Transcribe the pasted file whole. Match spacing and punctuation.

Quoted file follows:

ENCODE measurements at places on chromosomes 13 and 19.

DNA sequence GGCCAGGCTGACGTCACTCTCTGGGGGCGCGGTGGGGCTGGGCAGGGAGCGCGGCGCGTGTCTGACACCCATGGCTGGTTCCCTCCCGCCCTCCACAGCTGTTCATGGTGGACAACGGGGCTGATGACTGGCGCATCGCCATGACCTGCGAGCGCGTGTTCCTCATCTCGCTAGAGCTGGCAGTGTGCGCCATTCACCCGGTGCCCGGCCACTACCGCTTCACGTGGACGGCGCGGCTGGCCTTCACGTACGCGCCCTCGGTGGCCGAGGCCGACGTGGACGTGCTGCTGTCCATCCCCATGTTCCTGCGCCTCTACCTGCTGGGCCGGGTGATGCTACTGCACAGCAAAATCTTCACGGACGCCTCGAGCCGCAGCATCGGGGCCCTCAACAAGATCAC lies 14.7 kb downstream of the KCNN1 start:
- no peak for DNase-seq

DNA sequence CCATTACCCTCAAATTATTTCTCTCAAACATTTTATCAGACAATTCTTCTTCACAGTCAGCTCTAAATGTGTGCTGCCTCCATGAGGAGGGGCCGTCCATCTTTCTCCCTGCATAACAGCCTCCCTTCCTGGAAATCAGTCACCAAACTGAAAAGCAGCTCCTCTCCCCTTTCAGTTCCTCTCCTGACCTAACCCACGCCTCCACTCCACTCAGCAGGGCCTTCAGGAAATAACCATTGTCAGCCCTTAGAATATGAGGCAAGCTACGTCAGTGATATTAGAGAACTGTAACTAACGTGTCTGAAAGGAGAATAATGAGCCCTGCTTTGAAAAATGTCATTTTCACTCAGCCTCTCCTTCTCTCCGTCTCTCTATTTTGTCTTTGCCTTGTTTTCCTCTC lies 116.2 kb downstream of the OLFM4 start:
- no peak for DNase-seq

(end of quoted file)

ENCODE measurements at places on chromosomes 13 and 19.

DNA sequence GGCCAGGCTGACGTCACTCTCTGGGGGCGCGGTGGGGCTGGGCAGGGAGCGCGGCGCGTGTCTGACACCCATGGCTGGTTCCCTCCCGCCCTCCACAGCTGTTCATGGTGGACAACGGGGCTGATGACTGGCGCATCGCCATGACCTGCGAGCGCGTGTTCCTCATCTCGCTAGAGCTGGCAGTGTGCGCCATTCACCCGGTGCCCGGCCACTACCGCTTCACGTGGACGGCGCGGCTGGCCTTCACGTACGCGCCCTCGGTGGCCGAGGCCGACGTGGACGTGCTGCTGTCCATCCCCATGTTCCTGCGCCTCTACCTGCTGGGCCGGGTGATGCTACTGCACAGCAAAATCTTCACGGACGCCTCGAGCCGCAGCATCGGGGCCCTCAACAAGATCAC lies 14.7 kb downstream of the KCNN1 start:
- no peak for DNase-seq

DNA sequence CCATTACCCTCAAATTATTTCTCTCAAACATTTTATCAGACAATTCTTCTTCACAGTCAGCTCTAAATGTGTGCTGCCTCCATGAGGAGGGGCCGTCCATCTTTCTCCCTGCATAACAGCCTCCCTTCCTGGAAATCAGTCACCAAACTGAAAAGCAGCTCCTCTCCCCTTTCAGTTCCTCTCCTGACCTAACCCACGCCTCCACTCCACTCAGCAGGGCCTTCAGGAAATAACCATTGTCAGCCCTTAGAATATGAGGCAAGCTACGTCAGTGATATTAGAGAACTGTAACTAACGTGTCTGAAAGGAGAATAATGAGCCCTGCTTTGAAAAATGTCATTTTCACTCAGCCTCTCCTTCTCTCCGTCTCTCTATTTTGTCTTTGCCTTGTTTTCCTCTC lies 116.2 kb downstream of the OLFM4 start:
- no peak for DNase-seq